OPINION: When it comes to electricity, smaller in Wallingford is indeed better

OPINION: When it comes to electricity, smaller in Wallingford is indeed better

By Stephen Knight

The Wallingford Electric Division has allowed residents of Wallingford (and Northford) to live in electric power bubble. Storm Isaias is the latest example. Some 800,000 around the state lost power, some for a week or more, while only about 4,000 lost power here, and then only for one to 4.5 days at the most.

This isn’t by happenstance. But exactly what are the factors that have built such an enviable track record? And for this column, let’s put aside good management and expert employees. There must be specific reasons, so I met with Director of Public Utilities Rick Hendershot to gain some insight I could share.

Rick was quick to say that the compact and well-defined territory in which this utility operates is a huge advantage over the relatively sprawling and rural landmass that Eversource serves. That may enable Wallingford to have an ability to provide more resources per electric line-mile than Eversource. But there’s more to it than that, and Rick points to three advantages the WED has: an ability to quickly call in assistance from public utilities nearby, a sophisticated software package called the Outage Management System, and an Emergency Operations Plan in place. Obviously, Eversource has similar and just as robust systems of their own.

Isaias exited our area around 4:30 p.m., and crews from three public power operations in Massachusetts were on scene that same evening. Each crew was accompanied by a Division employee, and each crew was equipped with radio and cellphone communications with the WED personnel directing the restoration effort. Obviously, close communication with all emergency responders in the WED service area was maintained as well.

A very few years ago, the Division switched from a paper-based process to a computer-based Outage Management System, which Director Hendershot described as an enormous relational database. Many employees have access to this system – another communications advantage— and outages are tracked from the minute they’re called in until the customer‘s power is restored. The software helps organize the restoration work at the beginning, and is especially useful in tracking every single power outage until the end of the incident, and work is prioritized so that repairs that can have the largest number of customers back on line are done first. The data inputs took many months to complete, but gives the employees involved in the restoration effort an excellent and continuously updated view of the entire WED system.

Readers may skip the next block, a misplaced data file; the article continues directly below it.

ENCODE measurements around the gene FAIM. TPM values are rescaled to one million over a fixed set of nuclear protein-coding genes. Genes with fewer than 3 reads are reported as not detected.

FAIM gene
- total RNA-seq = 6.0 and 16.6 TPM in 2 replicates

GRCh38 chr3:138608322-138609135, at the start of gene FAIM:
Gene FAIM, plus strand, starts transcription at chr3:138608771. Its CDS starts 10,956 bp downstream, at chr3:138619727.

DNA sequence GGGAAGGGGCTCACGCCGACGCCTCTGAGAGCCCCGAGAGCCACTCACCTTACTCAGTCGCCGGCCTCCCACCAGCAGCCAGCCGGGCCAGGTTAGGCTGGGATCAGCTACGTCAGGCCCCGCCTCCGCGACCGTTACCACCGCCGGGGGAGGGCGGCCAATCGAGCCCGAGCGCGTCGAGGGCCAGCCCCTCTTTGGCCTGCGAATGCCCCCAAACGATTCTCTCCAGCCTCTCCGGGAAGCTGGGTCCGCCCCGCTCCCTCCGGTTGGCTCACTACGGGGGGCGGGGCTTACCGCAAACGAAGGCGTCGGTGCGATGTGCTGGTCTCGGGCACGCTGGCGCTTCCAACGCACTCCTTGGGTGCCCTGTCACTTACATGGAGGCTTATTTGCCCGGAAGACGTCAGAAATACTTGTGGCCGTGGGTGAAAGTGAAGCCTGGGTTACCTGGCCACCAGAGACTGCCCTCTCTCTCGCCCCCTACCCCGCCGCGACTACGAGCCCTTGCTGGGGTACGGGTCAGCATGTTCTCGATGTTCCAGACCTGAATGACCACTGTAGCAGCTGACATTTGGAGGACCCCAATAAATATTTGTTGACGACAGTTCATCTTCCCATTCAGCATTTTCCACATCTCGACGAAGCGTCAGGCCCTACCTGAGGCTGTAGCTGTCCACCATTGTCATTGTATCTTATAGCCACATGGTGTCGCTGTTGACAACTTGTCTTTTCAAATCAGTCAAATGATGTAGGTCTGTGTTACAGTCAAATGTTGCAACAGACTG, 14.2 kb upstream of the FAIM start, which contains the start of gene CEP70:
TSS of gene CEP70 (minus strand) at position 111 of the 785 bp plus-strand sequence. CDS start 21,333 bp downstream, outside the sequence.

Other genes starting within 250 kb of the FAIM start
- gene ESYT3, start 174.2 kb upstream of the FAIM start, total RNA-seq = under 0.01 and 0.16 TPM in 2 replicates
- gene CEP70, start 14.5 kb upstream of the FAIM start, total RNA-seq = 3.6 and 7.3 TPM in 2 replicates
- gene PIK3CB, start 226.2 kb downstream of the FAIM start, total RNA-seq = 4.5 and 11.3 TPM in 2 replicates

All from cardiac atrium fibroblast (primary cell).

The third leg of the WED response is an Emergency Operations Plan that was developed by George Adair, the previous Director of Public Utilities. He brought his experience with a utility in Florida during hurricane season with him to Wallingford, and this EOP was developed then. It is an encyclopedia of information that may be needed before it is actually needed in an emergency. Methods of contacting each and every organization in town, such as Frontier Communications, hotels at which out-of-town crews will be staying, restaurants where crews can be fed, and information of every kind all in one manual is kept constantly updated

Besides extensive preplanning and decision-making prior to an event, those three critical factors enable the Division to quickly go into action as soon as a storm’s impact is felt. But the quality of the distribution infrastructure, careful and thorough tree trimming, a workforce that works only in the WED service area throughout their career also impact the high reliability of the system.

Infrastructure: In the 1990’s, the decision was made to install the Hendrix Aerial Cabling System on virtually every electric pole throughout the town distribution system. Essentially, a high-strength “messenger” wire is strung between poles to support and carry the electric cable itself. This extra wire protects the primary distribution wires, giving the system the strength to withstand falling tree branches.

Tree trimming: as Rick Hendershot said to me, “New Englanders love their trees, but their existence around electric wires carry a risk.” The Division annually spends a significant amount of money trimming trees throughout its service area to keep that risk to a minimum.

Employee experience: WED employees are not transferred here and there as are many employees for large utilities such as Eversource. This enables every employee to gain familiarity with the entire system they will be maintaining. In addition to that, the ratio of customers per employee in the WED may be lower than in larger utilities, significantly lowering response time in outages of any kind and elevating the quality of the infrastructure.

Twenty-first century America relies more and more on electricity, and thus the impact of its loss due to damaging storms is increasing. A decision made well over 100 years ago to build this municipal electric utility still impacts us for the better today. Enormous Eversource does the best job they can, but we in Wallingford believe that, in this case, perhaps smaller is indeed better.

Stephen Knight is a former Wallingford town councilor.

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